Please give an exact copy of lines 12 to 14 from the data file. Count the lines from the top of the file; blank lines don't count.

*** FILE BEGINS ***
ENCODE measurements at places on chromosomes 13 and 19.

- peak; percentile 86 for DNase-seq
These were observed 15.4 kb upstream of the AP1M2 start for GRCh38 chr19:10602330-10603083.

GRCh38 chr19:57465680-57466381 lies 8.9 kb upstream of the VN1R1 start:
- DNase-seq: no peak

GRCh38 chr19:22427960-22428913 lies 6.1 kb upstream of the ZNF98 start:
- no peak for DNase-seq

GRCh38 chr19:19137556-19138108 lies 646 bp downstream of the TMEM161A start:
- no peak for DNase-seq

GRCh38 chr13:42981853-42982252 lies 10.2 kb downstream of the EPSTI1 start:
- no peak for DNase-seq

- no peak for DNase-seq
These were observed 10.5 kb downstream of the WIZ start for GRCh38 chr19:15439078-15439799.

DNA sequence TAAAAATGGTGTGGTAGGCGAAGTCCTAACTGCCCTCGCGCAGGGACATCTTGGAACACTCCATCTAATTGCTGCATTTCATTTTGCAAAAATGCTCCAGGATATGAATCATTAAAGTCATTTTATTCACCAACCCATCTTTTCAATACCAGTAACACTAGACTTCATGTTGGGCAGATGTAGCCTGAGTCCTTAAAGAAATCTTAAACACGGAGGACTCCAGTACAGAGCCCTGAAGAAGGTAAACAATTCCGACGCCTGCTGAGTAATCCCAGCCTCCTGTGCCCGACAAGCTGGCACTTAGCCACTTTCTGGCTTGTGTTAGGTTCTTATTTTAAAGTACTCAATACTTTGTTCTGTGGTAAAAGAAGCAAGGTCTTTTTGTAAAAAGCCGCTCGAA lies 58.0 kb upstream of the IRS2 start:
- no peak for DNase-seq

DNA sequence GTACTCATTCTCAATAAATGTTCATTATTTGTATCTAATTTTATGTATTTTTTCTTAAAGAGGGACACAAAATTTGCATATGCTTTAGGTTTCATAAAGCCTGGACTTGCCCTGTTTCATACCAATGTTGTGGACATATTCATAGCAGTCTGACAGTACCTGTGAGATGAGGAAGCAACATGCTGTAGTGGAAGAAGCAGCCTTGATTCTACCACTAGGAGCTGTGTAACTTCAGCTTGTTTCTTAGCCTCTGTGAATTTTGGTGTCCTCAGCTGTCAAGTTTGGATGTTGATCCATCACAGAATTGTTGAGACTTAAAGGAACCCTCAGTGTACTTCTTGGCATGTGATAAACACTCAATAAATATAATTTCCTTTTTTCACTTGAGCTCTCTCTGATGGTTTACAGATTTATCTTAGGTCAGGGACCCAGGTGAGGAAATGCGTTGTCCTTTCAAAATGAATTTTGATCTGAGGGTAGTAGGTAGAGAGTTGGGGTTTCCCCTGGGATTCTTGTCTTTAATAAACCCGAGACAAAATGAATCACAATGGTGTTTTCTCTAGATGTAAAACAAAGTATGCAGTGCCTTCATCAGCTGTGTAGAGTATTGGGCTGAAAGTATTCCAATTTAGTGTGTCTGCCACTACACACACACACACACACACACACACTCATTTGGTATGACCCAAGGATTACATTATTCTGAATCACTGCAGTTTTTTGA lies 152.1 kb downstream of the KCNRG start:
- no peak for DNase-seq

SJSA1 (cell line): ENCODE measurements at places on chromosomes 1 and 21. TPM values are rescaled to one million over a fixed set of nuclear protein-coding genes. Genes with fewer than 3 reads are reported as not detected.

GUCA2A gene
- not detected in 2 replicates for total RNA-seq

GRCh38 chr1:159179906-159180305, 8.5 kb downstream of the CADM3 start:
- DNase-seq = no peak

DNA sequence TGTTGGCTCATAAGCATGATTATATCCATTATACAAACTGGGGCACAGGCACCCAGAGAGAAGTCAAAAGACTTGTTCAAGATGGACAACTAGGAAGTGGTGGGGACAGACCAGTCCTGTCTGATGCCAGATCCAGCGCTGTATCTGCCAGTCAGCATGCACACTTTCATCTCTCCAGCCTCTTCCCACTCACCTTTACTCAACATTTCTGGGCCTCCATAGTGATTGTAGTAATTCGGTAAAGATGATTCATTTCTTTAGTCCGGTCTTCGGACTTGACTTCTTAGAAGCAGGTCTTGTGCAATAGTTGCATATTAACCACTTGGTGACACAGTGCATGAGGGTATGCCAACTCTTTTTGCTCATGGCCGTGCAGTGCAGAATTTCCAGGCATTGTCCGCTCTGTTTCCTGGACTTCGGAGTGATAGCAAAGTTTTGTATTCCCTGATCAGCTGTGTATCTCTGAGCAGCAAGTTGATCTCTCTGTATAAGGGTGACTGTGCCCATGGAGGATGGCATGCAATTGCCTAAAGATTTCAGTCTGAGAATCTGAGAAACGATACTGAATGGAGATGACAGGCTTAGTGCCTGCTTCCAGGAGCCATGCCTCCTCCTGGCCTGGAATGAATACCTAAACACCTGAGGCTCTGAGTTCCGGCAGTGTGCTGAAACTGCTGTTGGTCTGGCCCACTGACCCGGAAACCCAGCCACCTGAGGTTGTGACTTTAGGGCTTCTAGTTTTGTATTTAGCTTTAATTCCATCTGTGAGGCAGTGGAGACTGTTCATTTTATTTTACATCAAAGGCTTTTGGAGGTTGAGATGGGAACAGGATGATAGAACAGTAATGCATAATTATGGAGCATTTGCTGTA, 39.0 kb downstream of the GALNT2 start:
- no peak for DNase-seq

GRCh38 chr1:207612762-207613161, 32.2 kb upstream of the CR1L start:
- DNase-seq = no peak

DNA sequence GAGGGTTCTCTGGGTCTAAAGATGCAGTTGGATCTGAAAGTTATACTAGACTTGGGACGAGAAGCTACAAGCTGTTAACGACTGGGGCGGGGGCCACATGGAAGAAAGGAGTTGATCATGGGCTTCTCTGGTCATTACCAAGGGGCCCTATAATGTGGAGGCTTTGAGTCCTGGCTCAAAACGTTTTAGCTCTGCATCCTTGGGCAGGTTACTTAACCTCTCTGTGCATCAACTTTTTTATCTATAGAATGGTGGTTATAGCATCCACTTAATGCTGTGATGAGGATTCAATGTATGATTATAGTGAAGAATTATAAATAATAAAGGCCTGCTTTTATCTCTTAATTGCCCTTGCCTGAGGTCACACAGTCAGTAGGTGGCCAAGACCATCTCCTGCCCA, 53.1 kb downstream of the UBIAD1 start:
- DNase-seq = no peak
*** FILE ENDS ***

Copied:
- no peak for DNase-seq
These were observed 10.5 kb downstream of the WIZ start for GRCh38 chr19:15439078-15439799.

DNA sequence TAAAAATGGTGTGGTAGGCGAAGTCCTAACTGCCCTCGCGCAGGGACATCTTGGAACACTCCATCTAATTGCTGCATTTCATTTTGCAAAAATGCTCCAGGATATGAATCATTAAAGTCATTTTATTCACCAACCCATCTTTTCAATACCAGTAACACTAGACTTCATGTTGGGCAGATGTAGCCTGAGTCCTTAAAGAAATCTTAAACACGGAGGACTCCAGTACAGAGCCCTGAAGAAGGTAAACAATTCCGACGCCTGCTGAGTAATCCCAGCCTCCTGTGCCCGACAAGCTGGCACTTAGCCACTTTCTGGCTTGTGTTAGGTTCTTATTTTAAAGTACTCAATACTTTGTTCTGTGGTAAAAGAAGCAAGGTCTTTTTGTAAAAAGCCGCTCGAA lies 58.0 kb upstream of the IRS2 start: